So, I am peddling a book idea. I’m not even sure that I want to dive into this process (and I hear many colleagues saying “are you really sure that you want to do that?”, or “I did that, and I’ll never do it again”), but it’s something that I haven’t done, and it’s been “interesting” so far. I have certainly been disappointed to hear panels of people saying nice things about the ideas for the most, but uniformly chanting about research, and, quite clearly, how “research” means social science research. My take on this can be easily described by telling you how I went all the way through to receiving a Master’s degree in the Social Sciences (Political Studies) and spent most of my eight years determined to never ever write a “research paper” that reported on the results of an empirical study.

In fact, I wrote almost exclusively philosophy papers. As a philosopher in a recent focus group told us, “in philosophy, research involves reading a primary source (or a number of them), thinking, and writing the paper.” This, as many humanities people would argue, is as pure a form of research as anything involving a lab and test tubes, or a bunch of study subjects, or a survey. It would seem, from my admittedly limited sample, that there aren’t too many places for this type of research in the library literature although, oddly there seem to be many people who would like to see it including the publishers. (after all, consider the number of historians and english majors who are now librarians and apparently writing what looks like psychology papers … why wouldn’t at least a portion of our profession not want write more of a “think piece”?)

So, I’m not sure that I even want to write a book in this environment. Of course, there are many alternatives these days, and I think that as librarians we should be thinking about the alternatives when we want to get the word out. After all, we are the folks going on and on about the spiraling cost of journals, how people should publish more in open source publications, and the overly restrictive licensing agreements … then we publish in conventional journals and sign license agreements with people like (ironically) the American Library Association who want us to sign away the rights to our own work (one of our most common complaints about conventional publishing). We are also, as a profession, thinking more about the delivery methods for information (or at least we should be) than others, so perhaps we should be putting that knowledge to work as we write and disseminate our work. I would love to come up with an alternative publishing platform, somewhere between blogs, wikis, and books … perhaps something interactive, dynamic and community-based … as a profession, we should be well-positioned to do this. So, my message to the library school students was a challenge … don’t just go out and perpetuate what has been happening in the literature for the last while. As librarians you have the knowledge and skills to break that model and do something really interesting and, uh, paradigm-shifting while being an example of what we preach. If we don’t break the model, why would anyone else bother to take the risk? And … it’s time.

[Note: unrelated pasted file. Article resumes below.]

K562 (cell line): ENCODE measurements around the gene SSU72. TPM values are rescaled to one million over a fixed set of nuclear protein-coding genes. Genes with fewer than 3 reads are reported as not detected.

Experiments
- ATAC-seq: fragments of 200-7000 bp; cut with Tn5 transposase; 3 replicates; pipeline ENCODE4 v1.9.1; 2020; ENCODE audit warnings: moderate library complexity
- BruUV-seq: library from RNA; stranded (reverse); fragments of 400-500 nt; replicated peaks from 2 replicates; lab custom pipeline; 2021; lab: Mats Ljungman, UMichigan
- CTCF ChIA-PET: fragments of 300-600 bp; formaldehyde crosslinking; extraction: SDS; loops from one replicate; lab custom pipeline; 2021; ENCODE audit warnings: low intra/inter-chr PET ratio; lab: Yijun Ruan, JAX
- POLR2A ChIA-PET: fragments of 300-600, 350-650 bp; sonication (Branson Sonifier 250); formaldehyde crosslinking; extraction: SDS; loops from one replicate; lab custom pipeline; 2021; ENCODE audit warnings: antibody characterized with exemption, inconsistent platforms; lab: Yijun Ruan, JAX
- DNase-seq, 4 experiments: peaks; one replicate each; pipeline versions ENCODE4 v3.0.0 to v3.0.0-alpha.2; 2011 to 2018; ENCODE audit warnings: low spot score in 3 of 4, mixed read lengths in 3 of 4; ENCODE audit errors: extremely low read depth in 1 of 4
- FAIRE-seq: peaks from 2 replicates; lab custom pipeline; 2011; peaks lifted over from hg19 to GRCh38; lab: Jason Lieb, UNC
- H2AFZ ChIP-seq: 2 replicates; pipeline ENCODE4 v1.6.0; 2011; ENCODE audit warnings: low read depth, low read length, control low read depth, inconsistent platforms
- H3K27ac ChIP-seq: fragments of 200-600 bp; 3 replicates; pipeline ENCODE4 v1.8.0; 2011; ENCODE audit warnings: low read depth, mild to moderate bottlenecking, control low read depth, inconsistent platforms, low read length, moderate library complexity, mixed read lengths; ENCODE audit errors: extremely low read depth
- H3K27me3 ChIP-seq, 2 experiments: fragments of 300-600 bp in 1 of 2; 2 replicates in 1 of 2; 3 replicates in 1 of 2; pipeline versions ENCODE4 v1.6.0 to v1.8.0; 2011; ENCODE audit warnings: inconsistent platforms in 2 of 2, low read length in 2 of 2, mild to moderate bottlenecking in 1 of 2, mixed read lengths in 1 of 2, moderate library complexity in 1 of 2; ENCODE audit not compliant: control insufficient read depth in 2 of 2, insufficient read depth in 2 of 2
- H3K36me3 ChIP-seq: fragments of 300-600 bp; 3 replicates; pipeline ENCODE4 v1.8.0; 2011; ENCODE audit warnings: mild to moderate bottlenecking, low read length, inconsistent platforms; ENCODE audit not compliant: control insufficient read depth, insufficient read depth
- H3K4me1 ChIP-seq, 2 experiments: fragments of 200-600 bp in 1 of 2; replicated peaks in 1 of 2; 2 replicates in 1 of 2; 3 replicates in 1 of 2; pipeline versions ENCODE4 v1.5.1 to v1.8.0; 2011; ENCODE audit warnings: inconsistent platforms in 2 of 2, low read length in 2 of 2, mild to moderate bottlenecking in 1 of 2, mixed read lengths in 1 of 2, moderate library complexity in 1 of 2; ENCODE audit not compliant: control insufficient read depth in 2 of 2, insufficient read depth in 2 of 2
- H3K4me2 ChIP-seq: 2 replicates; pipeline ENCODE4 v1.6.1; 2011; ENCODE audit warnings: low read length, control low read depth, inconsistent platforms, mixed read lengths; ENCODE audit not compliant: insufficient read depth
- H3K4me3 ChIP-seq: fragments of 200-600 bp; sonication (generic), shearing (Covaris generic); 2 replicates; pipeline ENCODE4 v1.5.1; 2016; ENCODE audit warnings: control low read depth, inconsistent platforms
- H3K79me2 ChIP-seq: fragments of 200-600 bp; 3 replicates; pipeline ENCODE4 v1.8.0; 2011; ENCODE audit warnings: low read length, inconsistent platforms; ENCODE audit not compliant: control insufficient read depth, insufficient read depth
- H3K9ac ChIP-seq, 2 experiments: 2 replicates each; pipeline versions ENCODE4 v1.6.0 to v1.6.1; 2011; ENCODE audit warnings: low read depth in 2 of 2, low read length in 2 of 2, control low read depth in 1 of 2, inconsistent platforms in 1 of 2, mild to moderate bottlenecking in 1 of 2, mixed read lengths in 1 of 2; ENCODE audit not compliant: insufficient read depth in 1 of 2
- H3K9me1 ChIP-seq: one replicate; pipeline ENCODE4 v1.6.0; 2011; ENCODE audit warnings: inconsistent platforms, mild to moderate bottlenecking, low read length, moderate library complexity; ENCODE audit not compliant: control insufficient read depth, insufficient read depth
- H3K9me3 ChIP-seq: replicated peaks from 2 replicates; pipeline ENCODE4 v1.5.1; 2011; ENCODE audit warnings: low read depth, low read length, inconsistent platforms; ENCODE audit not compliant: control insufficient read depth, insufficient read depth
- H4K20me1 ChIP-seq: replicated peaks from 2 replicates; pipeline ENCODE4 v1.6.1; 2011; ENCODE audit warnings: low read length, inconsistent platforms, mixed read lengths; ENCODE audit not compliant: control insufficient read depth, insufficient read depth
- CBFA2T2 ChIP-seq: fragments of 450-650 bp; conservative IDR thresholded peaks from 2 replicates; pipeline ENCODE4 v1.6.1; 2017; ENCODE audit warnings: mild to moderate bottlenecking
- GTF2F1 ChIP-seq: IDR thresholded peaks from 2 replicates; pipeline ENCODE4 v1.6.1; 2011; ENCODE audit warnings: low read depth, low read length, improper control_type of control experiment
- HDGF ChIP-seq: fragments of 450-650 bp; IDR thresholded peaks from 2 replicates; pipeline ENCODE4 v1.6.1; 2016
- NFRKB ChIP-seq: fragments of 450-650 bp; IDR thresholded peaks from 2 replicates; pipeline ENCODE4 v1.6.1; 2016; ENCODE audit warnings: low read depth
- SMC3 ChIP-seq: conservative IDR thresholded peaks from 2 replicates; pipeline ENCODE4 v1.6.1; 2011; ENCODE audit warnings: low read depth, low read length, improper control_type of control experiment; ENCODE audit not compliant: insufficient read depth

One comment

  1. I think you are on to something, and I often get invitations through the MLIS program to write for student-run journals or magazines, which may be one outlet for the ‘thinking’ person.

    I come from a science background, and I actually do enjoy a well-designed, well-executed, and well-analyzed empirical research paper. Unfortunately, from what I’ve had a chance to read so far, there isn’t a ton of that kind of research, at least making to my eyes. (I only have time to read what I’m given..)

    When we have a chance to discuss these papers, I often spend the entire time pointing out the critical flaws in the design and/or interpretation. I find that I am the only one doing so. There is no point in doing empirical research if it is going to produce spurious and misleading results. How much experience in research design are librarians getting? The answer is one class worth. Is it enough?